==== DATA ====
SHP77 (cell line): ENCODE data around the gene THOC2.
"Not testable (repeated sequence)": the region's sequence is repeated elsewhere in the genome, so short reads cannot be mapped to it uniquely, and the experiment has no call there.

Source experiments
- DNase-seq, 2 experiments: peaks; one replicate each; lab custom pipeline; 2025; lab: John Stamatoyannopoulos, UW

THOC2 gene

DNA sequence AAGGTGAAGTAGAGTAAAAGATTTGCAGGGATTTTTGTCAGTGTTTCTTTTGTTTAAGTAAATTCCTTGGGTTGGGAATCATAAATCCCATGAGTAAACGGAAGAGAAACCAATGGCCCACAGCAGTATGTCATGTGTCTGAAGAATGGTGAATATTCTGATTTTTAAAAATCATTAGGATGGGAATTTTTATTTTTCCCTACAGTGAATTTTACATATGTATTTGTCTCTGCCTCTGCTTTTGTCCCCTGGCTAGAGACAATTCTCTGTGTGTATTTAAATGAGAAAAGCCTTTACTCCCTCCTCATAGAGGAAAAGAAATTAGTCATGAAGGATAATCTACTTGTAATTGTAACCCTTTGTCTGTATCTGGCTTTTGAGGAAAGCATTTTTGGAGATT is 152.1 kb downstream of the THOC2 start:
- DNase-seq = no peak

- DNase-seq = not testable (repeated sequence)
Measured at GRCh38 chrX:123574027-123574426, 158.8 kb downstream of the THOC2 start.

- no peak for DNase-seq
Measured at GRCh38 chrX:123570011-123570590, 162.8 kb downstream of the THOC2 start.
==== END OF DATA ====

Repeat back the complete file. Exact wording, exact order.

SHP77 (cell line): ENCODE data around the gene THOC2.
"Not testable (repeated sequence)": the region's sequence is repeated elsewhere in the genome, so short reads cannot be mapped to it uniquely, and the experiment has no call there.

Source experiments
- DNase-seq, 2 experiments: peaks; one replicate each; lab custom pipeline; 2025; lab: John Stamatoyannopoulos, UW

THOC2 gene

DNA sequence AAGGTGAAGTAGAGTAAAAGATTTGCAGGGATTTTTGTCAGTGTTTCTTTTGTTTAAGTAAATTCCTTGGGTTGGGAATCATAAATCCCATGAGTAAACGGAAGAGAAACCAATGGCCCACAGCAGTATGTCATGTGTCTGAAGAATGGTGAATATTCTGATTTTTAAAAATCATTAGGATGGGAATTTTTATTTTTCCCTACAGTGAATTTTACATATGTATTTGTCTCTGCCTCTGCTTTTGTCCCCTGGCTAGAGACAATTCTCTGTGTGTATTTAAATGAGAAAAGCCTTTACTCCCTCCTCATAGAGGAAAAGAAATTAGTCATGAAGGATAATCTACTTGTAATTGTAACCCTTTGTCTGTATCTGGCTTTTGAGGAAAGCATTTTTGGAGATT is 152.1 kb downstream of the THOC2 start:
- DNase-seq = no peak

- DNase-seq = not testable (repeated sequence)
Measured at GRCh38 chrX:123574027-123574426, 158.8 kb downstream of the THOC2 start.

- no peak for DNase-seq
Measured at GRCh38 chrX:123570011-123570590, 162.8 kb downstream of the THOC2 start.